Indeed, it is not necessary to attribute any special performative function to the predicate 'is true' (i.e. in addition to any performative aspect of assertion as such) in order to view the predicate 'is true' as having an endorsing role. You consider one aspect of this, in the case of 'Catholicism is true'. If I say, 'What Graham says about truth is true', I am saving myself the trouble of listing the claims you make about truth. In real life, admittedly, we rarely agree with everything a person says, so one is more likely to come across a statement like, 'What Graham says about truth is largely true' (or 'mostly true'), meaning that if one were to list all the things Graham says about truth, one would be prepared to assert most of them.

(The semantics for the quantifier 'most' are a matter of debate, but we can bracket that for present purposes.)

'Catholicism is true' is an interesting case because it seems to imply much more than agreeing with a given set of propositions. It is closer to, 'My world is a Catholic world' which is arguably not a truth claim in the literal sense at all. On the other hand, I accept that this is could be seen as a legitimate example of how the term 'true' as used in our language has more than one role. The notion of a 'true believer' is one that is difficult to capture without the use of the term 'true', yet it seems a far cry from the 'predicate of disquotation'.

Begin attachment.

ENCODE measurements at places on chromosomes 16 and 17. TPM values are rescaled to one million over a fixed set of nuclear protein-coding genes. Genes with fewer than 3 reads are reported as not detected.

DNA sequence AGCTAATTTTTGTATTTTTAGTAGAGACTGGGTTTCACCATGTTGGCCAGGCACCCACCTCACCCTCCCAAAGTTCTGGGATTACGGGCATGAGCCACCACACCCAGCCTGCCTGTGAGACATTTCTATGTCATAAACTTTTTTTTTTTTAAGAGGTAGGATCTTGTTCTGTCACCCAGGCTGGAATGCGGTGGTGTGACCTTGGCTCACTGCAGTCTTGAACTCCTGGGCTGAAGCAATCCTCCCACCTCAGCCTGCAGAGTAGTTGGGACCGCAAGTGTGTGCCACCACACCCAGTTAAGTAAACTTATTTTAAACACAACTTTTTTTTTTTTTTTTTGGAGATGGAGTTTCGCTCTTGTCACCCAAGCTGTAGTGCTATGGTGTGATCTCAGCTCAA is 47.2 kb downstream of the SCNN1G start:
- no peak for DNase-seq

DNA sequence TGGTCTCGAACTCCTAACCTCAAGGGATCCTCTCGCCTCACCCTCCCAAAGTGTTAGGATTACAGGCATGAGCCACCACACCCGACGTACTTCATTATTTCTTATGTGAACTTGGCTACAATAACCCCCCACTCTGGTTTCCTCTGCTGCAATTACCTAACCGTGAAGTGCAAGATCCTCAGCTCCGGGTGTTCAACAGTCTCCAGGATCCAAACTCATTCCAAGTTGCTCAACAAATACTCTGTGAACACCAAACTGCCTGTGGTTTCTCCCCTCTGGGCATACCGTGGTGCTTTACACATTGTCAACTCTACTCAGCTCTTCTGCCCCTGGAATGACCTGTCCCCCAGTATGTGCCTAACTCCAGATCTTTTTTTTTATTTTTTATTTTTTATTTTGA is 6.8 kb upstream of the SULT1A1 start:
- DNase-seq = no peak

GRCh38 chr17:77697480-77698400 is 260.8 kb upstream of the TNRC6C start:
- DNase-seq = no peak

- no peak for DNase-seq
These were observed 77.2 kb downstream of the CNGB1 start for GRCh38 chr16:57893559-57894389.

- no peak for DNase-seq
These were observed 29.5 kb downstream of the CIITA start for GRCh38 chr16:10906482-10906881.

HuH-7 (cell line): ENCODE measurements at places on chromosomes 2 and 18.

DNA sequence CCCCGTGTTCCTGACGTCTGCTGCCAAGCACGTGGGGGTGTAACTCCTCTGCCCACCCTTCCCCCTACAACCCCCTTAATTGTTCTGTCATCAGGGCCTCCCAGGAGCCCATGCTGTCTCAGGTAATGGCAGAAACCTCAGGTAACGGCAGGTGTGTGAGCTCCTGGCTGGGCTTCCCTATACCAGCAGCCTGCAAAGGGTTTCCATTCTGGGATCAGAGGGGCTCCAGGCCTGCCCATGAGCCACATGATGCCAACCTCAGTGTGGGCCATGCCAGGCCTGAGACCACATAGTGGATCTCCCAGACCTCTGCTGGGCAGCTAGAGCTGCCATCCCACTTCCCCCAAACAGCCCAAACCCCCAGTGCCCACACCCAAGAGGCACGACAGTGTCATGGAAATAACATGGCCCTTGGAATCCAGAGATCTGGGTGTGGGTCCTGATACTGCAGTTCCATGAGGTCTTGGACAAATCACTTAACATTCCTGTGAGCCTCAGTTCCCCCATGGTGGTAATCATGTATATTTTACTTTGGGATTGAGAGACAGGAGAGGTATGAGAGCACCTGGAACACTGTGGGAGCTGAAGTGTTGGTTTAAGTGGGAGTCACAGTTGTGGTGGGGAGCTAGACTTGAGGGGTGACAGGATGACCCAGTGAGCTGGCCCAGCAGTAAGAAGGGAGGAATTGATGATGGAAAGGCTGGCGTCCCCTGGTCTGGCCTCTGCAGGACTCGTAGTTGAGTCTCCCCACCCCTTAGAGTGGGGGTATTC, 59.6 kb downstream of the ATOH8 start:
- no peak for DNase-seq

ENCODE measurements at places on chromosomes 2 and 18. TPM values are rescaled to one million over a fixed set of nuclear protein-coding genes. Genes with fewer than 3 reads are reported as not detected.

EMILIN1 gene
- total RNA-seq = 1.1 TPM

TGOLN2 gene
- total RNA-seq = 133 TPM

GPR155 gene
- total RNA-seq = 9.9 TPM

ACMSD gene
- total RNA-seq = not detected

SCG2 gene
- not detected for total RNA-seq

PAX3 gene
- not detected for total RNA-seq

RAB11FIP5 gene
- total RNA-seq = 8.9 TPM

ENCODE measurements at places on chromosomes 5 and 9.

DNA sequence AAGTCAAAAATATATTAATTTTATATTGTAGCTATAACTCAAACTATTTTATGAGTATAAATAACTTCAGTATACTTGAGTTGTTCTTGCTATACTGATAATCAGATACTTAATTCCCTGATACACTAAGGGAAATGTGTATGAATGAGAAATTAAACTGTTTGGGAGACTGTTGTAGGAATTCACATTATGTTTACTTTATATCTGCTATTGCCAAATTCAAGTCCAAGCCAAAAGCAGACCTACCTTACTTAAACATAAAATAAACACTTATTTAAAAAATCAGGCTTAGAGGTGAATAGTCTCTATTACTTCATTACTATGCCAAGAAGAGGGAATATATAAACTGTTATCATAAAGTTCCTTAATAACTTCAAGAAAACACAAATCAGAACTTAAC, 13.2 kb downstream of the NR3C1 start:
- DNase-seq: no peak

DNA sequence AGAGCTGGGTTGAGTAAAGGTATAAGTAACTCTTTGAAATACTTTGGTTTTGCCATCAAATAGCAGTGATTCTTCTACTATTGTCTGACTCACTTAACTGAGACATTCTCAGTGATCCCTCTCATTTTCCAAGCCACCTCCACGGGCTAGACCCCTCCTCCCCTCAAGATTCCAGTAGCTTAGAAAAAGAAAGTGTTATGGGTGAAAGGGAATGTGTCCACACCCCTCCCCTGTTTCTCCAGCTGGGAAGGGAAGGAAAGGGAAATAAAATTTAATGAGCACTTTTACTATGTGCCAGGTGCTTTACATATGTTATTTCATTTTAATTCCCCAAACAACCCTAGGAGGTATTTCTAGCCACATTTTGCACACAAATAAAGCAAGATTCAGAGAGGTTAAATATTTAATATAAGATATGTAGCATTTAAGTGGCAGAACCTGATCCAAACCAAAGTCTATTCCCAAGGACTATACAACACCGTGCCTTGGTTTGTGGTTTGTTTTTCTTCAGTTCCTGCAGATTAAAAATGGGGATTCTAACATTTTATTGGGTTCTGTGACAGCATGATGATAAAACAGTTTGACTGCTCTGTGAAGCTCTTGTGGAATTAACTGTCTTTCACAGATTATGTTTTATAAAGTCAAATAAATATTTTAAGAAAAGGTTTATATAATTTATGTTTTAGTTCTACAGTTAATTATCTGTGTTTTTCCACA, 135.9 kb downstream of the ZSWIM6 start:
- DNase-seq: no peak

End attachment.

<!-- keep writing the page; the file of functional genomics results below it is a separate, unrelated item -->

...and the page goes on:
What you really need to say, however (and what the question is asking for) is what follows from the view that 'true' serves a generalization function. Here, you would need to go much further into the difference between the simple redundancy claim, and the claim that the predicate 'is true' adds greatly to the representational powers of a language, and is therefore far from being redundant: I mean, the view that the use of this predicate is equivalent, in some sense, to propositional quantification.

For example, 'Graham said something true' would be represented as:

(EP)(Graham said that P and P).

(My keyboard can't do a backward 'E'.)

The problem is that propositional quantification is itself a questionable notion: whether viewed 'substitutionally' or 'objectivally'. This would definitely be within the remit of the question.

Another significant line would be Michael Dummett's critique of the redundancy theory, his argument that it is indeed (as you claim) equivalent to anti-realism, and that therefore the proper realist response is not an old-fashioned correspondence theory of truth but rather an account of the form of a theory of meaning where truth is the central concept.

Dummett strongly endorses Frege's vicious regress argument, in Frege's essay 'The Thought' for the view that 'truth' cannot be defined. The only alternative to the discredited correspondence theory for the would-be realist, argues Dummett, is to give a theory of meaning in terms of truth conditions.

Opponents of Dummett argue that you can give a Davidsonian style theory of meaning in terms of truth conditions without being committed to any metaphysical view about truth. Hence, the idea of minimalism. The point here, however, is that truth does indeed turn out to play a very important role despite the admission that there is no 'real property' which it picks out.

All the best,